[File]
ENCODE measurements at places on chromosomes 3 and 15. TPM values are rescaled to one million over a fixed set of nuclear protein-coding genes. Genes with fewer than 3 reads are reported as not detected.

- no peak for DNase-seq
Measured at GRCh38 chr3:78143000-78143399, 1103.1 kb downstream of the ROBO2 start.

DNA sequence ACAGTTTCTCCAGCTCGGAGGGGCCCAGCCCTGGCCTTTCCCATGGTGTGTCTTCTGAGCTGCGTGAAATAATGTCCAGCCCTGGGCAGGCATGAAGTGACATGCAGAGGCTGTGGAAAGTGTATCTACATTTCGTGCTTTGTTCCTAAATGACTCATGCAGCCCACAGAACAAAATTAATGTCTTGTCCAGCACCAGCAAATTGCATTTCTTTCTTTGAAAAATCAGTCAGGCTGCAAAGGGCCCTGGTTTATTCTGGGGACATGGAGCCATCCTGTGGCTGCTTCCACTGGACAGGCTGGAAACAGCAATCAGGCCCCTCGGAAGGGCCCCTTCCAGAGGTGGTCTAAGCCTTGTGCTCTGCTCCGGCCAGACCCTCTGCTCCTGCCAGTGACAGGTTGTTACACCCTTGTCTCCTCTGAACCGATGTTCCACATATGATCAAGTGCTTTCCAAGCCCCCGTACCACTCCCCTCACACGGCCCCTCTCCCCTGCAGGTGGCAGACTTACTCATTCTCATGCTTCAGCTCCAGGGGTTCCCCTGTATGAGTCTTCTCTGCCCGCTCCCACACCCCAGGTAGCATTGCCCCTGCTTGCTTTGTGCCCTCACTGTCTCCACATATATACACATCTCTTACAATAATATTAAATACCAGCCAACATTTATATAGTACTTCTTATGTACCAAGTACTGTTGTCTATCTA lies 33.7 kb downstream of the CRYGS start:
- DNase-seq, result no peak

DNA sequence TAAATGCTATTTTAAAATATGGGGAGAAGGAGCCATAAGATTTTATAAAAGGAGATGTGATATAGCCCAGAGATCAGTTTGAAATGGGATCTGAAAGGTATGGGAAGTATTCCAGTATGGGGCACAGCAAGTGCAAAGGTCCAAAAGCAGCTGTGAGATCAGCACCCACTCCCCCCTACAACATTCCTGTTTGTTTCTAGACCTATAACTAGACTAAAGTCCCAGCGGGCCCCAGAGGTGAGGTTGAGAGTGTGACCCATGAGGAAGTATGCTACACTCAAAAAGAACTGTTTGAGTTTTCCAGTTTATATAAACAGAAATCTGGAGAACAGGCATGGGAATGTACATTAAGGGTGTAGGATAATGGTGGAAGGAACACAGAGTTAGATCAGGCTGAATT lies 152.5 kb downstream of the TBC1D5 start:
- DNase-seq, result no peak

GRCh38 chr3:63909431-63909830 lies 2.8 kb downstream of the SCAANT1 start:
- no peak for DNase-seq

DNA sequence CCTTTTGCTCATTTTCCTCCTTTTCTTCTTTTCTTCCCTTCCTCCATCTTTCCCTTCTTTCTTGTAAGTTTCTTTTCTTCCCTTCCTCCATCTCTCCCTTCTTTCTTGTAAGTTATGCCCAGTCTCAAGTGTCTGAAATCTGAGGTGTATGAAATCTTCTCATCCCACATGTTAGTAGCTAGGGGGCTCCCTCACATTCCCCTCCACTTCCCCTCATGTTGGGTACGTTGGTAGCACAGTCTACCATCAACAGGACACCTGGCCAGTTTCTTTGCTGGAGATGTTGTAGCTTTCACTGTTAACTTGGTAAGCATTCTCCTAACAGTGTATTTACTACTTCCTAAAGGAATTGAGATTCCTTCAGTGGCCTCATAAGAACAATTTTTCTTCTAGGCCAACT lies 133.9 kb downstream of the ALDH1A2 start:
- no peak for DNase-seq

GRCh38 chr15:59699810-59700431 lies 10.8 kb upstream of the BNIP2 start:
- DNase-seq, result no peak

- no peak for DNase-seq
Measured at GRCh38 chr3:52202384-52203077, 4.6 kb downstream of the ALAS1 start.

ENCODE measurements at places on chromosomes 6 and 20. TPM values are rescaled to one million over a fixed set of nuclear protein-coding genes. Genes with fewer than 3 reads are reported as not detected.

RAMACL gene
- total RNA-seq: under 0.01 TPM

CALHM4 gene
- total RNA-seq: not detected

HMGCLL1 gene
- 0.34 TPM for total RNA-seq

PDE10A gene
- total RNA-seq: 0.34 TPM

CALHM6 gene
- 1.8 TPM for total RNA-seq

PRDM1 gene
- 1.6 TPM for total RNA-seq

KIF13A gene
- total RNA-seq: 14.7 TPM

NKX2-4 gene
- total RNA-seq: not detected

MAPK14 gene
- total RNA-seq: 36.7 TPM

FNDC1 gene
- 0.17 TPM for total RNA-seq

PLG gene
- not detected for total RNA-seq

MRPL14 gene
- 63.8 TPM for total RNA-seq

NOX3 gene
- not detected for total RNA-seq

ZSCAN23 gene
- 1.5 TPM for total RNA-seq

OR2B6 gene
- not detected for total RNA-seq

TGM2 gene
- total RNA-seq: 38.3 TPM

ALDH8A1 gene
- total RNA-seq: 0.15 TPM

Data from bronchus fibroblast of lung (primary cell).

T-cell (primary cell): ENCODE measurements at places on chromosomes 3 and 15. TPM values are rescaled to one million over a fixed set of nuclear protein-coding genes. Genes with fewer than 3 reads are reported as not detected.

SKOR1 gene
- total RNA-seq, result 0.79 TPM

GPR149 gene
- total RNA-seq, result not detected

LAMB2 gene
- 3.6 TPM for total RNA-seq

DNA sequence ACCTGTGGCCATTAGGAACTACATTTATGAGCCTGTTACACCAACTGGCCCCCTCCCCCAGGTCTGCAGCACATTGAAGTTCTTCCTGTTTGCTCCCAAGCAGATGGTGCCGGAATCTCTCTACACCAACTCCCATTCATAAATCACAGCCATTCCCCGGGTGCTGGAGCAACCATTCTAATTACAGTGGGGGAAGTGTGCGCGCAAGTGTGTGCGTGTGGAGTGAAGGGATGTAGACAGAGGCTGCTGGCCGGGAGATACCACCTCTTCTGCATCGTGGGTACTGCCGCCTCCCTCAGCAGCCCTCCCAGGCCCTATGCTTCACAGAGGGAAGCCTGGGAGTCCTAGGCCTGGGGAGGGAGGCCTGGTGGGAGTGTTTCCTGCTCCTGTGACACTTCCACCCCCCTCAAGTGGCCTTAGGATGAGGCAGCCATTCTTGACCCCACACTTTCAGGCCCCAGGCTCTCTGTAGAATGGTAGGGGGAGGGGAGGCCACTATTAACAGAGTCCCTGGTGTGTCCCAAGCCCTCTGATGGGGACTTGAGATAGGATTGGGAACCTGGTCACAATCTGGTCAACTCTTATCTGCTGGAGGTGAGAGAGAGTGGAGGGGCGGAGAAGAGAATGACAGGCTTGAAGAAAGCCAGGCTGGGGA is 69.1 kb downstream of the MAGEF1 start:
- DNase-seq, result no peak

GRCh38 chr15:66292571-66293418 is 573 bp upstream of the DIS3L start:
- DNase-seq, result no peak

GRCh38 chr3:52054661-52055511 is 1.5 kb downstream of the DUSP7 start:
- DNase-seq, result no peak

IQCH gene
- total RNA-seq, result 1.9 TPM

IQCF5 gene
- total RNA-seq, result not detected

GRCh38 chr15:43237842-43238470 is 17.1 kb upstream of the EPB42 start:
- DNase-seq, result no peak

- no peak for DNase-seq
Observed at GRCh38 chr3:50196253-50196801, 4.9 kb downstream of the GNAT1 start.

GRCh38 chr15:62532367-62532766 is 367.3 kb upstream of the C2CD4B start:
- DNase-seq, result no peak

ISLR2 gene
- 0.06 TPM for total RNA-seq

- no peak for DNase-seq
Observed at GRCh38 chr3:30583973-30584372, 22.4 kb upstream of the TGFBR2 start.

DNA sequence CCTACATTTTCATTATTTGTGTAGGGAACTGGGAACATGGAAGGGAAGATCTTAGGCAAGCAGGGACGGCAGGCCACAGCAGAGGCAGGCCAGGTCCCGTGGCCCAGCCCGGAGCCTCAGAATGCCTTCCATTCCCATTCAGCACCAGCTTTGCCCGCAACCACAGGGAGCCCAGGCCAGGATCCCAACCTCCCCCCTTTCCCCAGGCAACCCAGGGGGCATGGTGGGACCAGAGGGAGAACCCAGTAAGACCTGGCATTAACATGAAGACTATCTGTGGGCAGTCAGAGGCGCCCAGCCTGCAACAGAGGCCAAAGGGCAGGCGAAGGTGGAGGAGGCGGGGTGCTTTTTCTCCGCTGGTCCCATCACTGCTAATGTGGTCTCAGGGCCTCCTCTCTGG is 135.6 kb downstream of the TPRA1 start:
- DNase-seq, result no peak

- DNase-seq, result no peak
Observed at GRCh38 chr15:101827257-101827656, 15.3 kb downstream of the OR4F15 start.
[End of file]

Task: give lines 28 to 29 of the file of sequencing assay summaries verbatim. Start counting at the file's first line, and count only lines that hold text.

- 1.6 TPM for total RNA-seq

KIF13A gene